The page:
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Sci Adv. 2018 Mar 14;4(3):eaar3748. doi: 10.1126/sciadv.aar3748. eCollection 2018 Mar.

Earthquakes drive large-scale submarine canyon development and sediment supply to deep-ocean basins.

Author information

1
National Institute of Water and Atmospheric Research, Private Bag 14901, Wellington 6241, New Zealand.
2
School of Geography, Environment and Earth Sciences, Victoria University of Wellington, P.O. Box 600, Wellington 6012, New Zealand.
3
GNS Science, P.O. Box 30-368, Lower Hutt, New Zealand.
4
Department of Geology, Humboldt State University, Arcata, CA 95521, USA.
5
The University of Auckland, Private Bag 92019, Auckland 1142, New Zealand.
6
Marine Geology and Seafloor Surveying Group, Department of Geosciences, University of Malta, Msida, Malta.

Abstract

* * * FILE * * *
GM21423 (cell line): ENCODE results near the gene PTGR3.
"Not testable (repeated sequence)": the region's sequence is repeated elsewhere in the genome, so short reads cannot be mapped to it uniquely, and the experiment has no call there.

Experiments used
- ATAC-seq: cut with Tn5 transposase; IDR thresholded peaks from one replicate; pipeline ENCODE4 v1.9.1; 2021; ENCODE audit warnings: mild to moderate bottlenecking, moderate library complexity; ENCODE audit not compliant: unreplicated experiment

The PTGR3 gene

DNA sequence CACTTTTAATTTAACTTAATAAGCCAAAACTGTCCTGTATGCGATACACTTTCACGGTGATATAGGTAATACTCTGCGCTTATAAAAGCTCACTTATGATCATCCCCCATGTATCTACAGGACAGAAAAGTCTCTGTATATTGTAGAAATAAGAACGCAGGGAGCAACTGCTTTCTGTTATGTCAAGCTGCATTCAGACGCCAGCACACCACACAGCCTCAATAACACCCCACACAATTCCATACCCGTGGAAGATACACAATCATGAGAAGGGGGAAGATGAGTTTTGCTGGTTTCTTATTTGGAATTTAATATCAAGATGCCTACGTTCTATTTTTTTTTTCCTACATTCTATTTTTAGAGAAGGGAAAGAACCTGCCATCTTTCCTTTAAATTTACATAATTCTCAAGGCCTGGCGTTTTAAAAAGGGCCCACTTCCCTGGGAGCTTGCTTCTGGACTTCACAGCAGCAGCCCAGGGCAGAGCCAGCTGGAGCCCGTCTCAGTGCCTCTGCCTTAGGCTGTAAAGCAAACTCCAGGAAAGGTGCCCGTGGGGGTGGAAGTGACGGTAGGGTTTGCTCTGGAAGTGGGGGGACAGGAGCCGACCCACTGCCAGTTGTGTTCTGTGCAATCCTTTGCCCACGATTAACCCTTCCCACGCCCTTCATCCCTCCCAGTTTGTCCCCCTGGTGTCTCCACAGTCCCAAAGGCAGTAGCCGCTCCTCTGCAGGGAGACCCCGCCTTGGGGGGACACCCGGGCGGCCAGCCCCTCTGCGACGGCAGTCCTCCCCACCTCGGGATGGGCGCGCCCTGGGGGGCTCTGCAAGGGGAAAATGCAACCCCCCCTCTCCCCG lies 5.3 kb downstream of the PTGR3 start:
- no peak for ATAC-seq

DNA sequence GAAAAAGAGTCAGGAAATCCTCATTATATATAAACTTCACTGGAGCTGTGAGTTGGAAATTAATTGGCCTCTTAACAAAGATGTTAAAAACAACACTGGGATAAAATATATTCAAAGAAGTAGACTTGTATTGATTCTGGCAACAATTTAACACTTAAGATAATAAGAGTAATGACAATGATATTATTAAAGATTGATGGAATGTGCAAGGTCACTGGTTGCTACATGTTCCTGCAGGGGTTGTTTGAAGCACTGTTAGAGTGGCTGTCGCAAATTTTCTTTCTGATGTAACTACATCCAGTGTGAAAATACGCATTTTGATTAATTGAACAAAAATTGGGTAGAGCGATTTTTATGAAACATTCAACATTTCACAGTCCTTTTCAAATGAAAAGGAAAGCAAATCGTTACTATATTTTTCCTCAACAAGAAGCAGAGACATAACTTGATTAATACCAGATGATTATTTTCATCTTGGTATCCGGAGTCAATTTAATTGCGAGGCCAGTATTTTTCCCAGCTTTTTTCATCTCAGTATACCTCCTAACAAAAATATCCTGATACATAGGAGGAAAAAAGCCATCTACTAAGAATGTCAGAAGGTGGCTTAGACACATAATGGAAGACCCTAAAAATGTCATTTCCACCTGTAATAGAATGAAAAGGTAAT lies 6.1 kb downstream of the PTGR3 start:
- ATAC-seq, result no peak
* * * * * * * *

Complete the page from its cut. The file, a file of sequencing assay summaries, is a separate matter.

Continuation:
Although the global flux of sediment and carbon from land to the coastal ocean is well known, the volume of material that reaches the deep ocean-the ultimate sink-and the mechanisms by which it is transferred are poorly documented. Using a globally unique data set of repeat seafloor measurements and samples, we show that the moment magnitude (Mw) 7.8 November 2016 Kaikōura earthquake (New Zealand) triggered widespread landslides in a submarine canyon, causing a powerful "canyon flushing" event and turbidity current that traveled >680 km along one of the world's longest deep-sea channels. These observations provide the first quantification of seafloor landscape change and large-scale sediment transport associated with an earthquake-triggered full canyon flushing event. The calculated interevent time of ~140 years indicates a canyon incision rate of 40 mm year-1, substantially higher than that of most terrestrial rivers, while synchronously transferring large volumes of sediment [850 metric megatons (Mt)] and organic carbon (7 Mt) to the deep ocean. These observations demonstrate that earthquake-triggered canyon flushing is a primary driver of submarine canyon development and material transfer from active continental margins to the deep ocean.

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